Updated: 11/28/2019

Mesenteric Ischemia

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Snapshot
  • A 65-year-old gentleman presents with acute onset severe abdominal pain. The pain is described as "diffuse" without localization and constant. The patient states that he has had nausea and vomitting with this episode. Physical examination shows absent bowel sounds, mild abdominal distention, and pain that is disproportionate to the exam findings.  
Introduction
  • Clinical definition
    • medical condition where the small intestine is injured secondary to any process that reduces intestinal blood flow
    • acute mesenteric ischemia
      • characterized by acute onset of severe abdominal pain and is associated with high risk of mortality
    • chronic mesenteric ischemia
      • gradual decrease of blood flow typically associated with atherosclerosis
      • characterized by postprandial abdominal pain with unintentional weight loss, food aversion, and vomiting
  • Epidemiology
    • demographics
      • most commonly affects people > 60 years of age
    • risk factors
      • atrial fibrillation
      • heart failure
      • chronic kidney failure
      • hypercoagulable states
      • previous myocardial infarction
  • Pathogenesis
    • can be due to a variety of processes
      • acute mesenteric ischemia is most commonly caused by an embolism in the main mesenteric artery
      • chronic mesenteric ischemia is most commonly caused by atherosclerosis 
    • arterial occlusion
      • embolism secondary to atrial fibrillation, myocardial infarction, or valvular disease 
      • thrombosis secondary to artherosclerosis
    • non-occlusive arterial disease
      • splanchnic vasoconstriction
      • hypoperfusion due to hypotension
    • venous thrombosis
Presentation
  • Acute mesenteric ischemia  
    • symptoms  
      • sudden onset of severe abdominal pain
      • nausea
      • diarrhea
      • vomiting
      • gastrointestinal bleeding
    • physical exam
      • fever
      • tachycardia
      • abdominal pain out of proportion to physical findings
      • peritoneal signs if bowel infarction
  • Chronic mesenteric ischemia
    • symptoms
      • post-prandial abdominal pain that resolves (e.g., "intestinal angina")
      • nausea
      • food aversion
      • vomiting
      • gastrointestinal bleeding
    • physical exam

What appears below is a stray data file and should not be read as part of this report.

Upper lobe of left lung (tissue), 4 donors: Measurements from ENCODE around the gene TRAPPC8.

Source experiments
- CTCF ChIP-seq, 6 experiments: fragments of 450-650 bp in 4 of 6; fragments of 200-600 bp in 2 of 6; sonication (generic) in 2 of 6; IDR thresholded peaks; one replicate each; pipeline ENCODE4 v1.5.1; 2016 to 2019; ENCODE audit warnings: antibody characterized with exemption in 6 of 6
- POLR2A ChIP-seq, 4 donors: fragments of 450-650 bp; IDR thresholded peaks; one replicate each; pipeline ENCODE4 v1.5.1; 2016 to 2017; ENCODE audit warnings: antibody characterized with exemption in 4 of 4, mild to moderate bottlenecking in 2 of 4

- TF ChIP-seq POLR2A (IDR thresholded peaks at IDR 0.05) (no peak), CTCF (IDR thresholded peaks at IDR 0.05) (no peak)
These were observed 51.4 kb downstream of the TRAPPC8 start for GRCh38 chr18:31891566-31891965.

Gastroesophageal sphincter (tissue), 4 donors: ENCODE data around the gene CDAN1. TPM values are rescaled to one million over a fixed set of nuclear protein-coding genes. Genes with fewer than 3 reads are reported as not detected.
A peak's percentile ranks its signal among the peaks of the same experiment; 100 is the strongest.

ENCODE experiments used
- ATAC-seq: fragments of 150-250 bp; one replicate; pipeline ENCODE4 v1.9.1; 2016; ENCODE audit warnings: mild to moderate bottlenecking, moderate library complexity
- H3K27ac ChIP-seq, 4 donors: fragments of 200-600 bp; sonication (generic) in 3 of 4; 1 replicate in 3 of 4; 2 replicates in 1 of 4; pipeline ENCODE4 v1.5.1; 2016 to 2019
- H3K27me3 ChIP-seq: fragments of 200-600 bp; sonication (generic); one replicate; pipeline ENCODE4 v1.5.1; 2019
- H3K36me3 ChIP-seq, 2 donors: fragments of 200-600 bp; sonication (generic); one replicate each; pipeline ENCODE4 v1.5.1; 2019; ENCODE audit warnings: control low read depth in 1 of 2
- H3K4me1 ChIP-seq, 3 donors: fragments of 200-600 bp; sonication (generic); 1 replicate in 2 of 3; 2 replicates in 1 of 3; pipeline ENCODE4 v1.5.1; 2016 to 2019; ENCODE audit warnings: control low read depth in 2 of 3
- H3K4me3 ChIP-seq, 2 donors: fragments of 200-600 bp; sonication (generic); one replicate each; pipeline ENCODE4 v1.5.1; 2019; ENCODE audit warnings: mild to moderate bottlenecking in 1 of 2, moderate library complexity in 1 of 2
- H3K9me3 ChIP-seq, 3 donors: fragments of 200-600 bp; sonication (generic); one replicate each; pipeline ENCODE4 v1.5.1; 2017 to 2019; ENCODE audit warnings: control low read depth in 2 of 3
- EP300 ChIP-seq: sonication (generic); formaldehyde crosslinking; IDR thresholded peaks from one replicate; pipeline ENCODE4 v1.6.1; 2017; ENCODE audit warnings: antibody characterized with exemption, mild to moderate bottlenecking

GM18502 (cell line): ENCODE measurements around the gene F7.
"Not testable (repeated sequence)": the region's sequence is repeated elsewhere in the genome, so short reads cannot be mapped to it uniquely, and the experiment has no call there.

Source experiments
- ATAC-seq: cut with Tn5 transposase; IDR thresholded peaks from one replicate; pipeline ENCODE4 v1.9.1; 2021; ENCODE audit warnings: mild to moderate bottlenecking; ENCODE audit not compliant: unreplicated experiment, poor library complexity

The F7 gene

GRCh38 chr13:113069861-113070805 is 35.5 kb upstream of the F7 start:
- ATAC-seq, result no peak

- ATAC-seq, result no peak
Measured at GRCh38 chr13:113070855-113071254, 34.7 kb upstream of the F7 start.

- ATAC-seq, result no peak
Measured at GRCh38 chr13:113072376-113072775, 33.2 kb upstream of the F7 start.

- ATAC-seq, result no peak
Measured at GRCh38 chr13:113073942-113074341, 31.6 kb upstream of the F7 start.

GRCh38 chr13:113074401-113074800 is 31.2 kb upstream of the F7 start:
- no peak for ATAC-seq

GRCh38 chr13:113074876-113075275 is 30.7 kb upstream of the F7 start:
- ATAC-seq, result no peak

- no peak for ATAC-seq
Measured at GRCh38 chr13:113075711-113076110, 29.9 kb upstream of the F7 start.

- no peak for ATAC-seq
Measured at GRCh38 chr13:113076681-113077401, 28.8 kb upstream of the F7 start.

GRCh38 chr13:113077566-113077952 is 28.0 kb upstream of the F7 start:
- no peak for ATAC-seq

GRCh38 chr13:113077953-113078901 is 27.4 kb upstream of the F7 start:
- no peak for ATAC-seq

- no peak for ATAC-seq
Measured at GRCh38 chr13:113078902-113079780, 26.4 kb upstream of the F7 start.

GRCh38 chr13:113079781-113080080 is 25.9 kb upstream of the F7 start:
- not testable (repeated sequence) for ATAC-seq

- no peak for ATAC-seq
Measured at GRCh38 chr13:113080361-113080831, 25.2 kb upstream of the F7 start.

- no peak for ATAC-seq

• weight loss
      • abdominal bruit
Imaging
  • Mesenteric angiography 
    • gold standard for arterial occlusive disease
    • allows for differentiation of the different etiologies and direct infusion of vasodilators in the setting of nonocclusive ischemia  
  • Computed tomography (CT) with angiography 
    • best initial imaging
    • will elucidate other causes of abdominal pain
    • findings may include mesenteric edema, bowel dilatation, bowel wall thickening, intramural gas, and mesenteric stranding
  • Abdominal radiograph
    • can rule out other causes of abdominal pain
    • images will often appear normal
Studies 
  • Laboratory studies
    • leukocytosis
    • elevated lactic acid 
Differential
  • Ischemic colitis 
    • differentiating factors
      • will demonstrate pathology of the large bowel on imaging
  • Perforated viscus
    • differentiating factors
      • visualization of gas on abdominal radiograph
Treatment
  • Therapy is dependent on the etiology and can be pharmacological or surgical
  • Non-occlusive mesenteric ischemia
    • IV fluid resuscitation
    • nasogastric tube decompression
    • anti-coagulation regimen (as needed)
    • vasodilator (e.g. papaverine)
  • Occlusive mesenteric ischemia
    • surgical revascularization via angioplasty
    • thrombolytic therapy
  • Emergency laparotomy       
    • indicated if evidence of bowel infarction/necrosis or peritonitis
    • may require bowel resection
Complications
  • Sepsis
  • Death
  • Bowel necrosis
  • Perforation  
 

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